Does anyone really want to spend hours reading this post in detail to extract a few relatively basic concepts that are published elsewhere in anycase.
Alternatively, Slackware documentation could be posted in the howto section, or instructions as to where to find it, on the disk and on the site.
Seems dumb I know, but a self help program might solve some of these time consuming and embarrassing issues.
Would it work?
Well, you can post step-by-step instructions to edit group membership and other basic unix usage, but if you do that, are you *really* helping? Will you be there to explain job control, and basic grep usage, and so on? At what point do you expect the user to have done some basic research on his/her own?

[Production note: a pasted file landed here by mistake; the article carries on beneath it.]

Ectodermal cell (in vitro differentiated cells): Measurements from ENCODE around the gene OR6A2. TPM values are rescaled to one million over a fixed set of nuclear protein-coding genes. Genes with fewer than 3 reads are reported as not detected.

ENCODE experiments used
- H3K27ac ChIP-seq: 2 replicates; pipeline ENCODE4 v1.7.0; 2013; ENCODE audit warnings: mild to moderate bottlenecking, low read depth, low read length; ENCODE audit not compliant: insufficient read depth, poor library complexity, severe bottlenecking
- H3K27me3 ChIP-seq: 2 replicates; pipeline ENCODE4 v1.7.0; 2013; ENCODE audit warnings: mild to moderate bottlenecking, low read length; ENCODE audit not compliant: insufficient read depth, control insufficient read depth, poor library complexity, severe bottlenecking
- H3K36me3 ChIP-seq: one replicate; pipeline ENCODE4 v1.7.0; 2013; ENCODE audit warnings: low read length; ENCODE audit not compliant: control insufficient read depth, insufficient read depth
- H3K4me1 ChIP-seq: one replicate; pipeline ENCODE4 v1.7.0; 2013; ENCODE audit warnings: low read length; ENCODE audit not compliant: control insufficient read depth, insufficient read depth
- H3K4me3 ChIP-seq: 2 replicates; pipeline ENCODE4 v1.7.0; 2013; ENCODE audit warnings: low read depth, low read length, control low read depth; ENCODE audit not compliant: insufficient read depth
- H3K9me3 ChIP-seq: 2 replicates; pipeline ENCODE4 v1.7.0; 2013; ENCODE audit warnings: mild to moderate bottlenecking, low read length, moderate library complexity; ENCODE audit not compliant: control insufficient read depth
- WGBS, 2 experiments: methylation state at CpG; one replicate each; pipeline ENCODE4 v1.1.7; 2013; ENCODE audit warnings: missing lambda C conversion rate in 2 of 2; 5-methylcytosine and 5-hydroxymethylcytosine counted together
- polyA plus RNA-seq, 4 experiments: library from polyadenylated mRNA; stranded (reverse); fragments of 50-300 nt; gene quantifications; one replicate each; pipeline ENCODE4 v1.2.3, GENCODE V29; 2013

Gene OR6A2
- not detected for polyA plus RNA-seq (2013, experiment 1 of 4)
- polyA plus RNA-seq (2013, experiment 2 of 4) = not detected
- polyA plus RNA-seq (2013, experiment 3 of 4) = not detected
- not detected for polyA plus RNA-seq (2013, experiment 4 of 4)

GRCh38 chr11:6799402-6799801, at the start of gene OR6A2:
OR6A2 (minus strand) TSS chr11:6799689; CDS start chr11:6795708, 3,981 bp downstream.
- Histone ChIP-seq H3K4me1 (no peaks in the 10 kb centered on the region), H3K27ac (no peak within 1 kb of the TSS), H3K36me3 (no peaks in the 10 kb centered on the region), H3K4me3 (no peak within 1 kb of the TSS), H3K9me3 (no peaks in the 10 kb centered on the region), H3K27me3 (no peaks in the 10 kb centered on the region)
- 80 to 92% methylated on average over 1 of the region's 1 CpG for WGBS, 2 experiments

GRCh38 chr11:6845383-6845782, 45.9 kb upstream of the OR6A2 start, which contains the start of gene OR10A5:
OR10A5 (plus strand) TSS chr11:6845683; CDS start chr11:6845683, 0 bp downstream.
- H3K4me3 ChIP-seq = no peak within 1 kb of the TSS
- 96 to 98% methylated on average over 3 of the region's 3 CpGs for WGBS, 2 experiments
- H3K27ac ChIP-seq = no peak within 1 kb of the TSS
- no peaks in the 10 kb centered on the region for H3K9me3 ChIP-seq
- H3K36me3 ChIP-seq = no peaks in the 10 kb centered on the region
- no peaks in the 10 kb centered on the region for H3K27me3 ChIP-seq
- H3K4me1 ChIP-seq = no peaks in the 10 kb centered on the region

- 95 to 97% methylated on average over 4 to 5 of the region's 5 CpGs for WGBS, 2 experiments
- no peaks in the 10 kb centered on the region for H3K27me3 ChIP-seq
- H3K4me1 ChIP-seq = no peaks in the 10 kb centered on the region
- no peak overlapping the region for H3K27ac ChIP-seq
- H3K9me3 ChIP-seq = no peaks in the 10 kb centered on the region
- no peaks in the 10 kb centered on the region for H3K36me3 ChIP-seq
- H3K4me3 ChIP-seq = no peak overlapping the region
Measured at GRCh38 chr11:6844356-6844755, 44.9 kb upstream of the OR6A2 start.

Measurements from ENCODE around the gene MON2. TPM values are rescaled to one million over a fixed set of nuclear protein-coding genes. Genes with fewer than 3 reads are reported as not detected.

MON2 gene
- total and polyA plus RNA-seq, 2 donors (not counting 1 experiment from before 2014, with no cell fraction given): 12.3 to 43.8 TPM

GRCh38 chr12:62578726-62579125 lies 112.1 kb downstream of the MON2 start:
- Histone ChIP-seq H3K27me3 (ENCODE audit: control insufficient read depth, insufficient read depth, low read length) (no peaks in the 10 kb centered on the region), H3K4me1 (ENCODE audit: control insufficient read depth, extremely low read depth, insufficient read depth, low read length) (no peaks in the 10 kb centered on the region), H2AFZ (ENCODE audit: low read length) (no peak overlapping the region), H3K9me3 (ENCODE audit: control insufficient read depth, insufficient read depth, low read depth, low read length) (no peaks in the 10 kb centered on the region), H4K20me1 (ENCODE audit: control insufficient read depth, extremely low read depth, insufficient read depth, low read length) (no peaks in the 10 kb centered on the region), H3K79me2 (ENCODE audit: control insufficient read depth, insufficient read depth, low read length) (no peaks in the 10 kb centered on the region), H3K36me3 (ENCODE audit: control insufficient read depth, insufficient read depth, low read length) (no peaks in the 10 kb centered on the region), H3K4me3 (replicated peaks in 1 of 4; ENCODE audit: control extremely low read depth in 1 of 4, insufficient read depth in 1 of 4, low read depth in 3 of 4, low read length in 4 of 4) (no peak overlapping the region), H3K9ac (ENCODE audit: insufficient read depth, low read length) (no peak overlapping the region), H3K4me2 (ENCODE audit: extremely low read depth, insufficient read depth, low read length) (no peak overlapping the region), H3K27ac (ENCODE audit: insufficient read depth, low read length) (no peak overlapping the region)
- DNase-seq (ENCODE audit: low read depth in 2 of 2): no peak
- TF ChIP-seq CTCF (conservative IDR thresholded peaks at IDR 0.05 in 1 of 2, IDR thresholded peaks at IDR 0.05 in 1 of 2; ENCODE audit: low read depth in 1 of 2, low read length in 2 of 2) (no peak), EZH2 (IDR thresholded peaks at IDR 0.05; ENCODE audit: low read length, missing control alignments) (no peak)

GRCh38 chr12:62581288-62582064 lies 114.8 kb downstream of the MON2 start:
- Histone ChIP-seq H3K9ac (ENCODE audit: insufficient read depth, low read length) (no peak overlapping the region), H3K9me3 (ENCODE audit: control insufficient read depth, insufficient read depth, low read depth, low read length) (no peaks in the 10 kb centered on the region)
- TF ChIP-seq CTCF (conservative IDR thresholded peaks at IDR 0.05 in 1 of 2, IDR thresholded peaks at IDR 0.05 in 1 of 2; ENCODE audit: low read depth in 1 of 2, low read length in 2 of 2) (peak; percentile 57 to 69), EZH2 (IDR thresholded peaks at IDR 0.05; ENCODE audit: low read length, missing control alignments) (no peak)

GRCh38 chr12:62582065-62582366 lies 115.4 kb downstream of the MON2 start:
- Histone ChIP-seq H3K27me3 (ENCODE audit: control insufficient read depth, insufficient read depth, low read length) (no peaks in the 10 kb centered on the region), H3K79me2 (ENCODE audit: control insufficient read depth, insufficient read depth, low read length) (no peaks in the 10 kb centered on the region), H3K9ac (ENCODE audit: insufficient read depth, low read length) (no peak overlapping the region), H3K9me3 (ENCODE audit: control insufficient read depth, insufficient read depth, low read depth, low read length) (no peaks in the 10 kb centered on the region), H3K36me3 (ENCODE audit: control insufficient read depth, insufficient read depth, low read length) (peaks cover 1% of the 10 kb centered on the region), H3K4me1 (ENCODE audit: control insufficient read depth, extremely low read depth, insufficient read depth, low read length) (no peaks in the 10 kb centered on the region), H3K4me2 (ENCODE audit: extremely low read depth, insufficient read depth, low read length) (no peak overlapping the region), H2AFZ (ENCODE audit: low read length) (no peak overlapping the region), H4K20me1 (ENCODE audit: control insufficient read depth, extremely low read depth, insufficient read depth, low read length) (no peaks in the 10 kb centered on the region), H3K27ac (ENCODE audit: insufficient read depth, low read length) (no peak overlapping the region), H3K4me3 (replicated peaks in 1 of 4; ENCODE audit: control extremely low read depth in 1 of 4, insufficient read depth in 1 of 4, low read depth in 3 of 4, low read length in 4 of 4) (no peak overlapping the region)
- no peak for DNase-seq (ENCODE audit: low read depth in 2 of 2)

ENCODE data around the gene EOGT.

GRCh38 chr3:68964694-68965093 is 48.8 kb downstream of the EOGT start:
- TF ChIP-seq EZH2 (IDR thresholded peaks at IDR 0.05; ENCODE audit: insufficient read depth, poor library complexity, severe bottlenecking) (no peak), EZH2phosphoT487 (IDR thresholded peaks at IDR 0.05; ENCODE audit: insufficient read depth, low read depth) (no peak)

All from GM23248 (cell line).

I'll be called elitist for this, I suppose (even though I *do* help as much as I can on this forum and elsewhere), but does every OS have to stoop to that in order to be accepted? Have we completely strayed from the expectation that our userbase have some requisite knowledge before trying to go all-out with Slackware?
 
Old 04-04-2008, 08:52 PM   #198
T3slider